Alumni Spotlight: Allason Leitz

Last week, Jessie Young, ARAD Program Coordinator sat down with Allason Leitz (ARAD ’19) to learn about a festival she’s been coordinating since graduating from the program at TC this past May. 

Allason Leitz (ARAD ’19) received her graduate degree from the Teachers College at Columbia University in Arts Administration and her undergraduate degree in Liberal Studies with an emphasis and a minor in Global African Studies at Seattle University. Since college, she has been a part of the administrative team at Yole!Africa, a cultural center in Goma, D.R. Congo which hosts the Congo International Film Festival founded in 2005 by the internationally acclaimed filmmaker Petna Ndaliko. After graduating in 2014 she has continued to be involved with Yole!Africa and lived in Berlin, Germany for a year where she worked on the i-doc web series Kinshasa Collection.

Jessie: Thanks so much for taking some time to answer a few questions about life post-graduation. Tell us about your current role. What are some of your responsibilities? Any projects you’re involved with right now?

Allason: I’m working on several projects right now. In addition to working with Congolese internationally acclaimed filmmaker Petna Ndaliko on the distribution of his latest film, Matata. I currently work at Maysles Documentary Center as a Programmer and Theater Manager, and I’m also the Coordinator for the Double Lens Harlem DocFest. The festival is co-presented by five different organizations: Harlem Stage, the Documentary Forum @ CCNY, Third World Newsreel, New York Latin Film Festival, and Maysles Documentary Center. My job is to ensure that all parties involved are taken care of and that the festival goes off without a hitch.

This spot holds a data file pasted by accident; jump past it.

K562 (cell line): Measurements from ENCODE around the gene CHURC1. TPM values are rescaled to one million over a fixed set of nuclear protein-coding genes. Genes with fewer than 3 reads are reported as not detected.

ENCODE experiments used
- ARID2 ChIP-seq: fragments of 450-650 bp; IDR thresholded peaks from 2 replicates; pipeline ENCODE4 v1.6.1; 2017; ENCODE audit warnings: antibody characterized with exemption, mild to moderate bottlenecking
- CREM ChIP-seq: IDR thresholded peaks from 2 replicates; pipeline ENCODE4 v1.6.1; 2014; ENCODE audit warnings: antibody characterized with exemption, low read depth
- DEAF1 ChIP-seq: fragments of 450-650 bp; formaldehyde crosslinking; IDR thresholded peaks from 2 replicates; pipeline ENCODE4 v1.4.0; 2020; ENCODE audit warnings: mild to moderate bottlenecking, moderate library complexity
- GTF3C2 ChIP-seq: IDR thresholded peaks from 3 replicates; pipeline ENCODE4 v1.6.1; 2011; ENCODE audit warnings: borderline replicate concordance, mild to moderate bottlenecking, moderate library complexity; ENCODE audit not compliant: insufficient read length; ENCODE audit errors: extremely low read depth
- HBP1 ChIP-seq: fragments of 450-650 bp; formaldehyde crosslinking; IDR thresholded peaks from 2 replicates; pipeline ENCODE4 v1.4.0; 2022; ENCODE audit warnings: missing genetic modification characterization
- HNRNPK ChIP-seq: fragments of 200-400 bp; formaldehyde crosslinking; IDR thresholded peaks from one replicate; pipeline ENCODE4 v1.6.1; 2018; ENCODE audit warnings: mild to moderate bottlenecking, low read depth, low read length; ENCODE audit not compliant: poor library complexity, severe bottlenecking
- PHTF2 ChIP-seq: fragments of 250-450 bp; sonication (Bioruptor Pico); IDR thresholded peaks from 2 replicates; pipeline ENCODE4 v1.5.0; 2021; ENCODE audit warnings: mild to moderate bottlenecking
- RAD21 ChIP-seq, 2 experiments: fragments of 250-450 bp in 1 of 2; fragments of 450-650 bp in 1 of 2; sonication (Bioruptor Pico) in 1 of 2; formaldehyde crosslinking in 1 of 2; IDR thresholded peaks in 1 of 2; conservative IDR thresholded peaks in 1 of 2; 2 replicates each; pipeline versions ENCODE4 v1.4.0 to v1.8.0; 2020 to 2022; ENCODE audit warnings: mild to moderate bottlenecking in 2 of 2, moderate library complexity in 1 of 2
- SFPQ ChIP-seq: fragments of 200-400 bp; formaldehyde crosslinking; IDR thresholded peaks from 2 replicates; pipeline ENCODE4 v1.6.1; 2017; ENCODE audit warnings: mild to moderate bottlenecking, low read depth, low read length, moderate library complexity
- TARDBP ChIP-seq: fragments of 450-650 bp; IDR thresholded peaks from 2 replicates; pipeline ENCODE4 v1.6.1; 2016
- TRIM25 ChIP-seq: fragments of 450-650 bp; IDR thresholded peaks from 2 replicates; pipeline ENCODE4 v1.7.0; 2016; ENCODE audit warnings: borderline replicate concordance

The Opening Night is on Friday, November 15, at the Harlem Stage and will feature Lisa Cortes and Farah X’s film, The Remix
Screen Shot 2019-11-08 at 11.11.56 AM.pngThe DocFest will also take place partly at Maysles Cinema in Harlem on Saturday (November 16). The final screening at Maysles is on Sunday and is a Harlem Youth Doc Shorts series which will feature different films shot and directed by youth in Harlem. 

The best part is that this entire festival is FREE and open to the public! Here is a link to the full schedule. 

Jessie: This sounds like a pretty incredible opportunity, I’m curious to know how ARAD helped you meet your professional goals?

Allason: Going into the ARAD program made a lot of sense, but reflecting on it now, it makes even more sense than it did when I was initially applying. At first I was interested in many different art forms, so I came in looking for more guidance and inspiration from faculty and my classes. Throughout the program I focused on film, music and the performing arts, and while the latter two art forms will always be a crucial part of my career eco-system, going through ARAD made me also re-consider a lot of the different aspects of independent cinema world that I had overlooked. I gained a lot of confidence and assurance on how I wanted to move forward in this industry. 

Jessie: Can you tell us about your internship experience, did you gain any experience that you would like to share?

Allason: Well firstly, I was interested in working for Susan Margolin who is a documentary producer. I had wanted to work with a producer in a growing production company to see how that world works and not when it’s so established that the different departments are all siloed. I was interested in being able to produce films, and I really like to watch somebody who really knows what they are doing, so making this connection through ARAD was very helpful. Things in the classroom can feel abstract, but through this opportunity, they became much more concrete.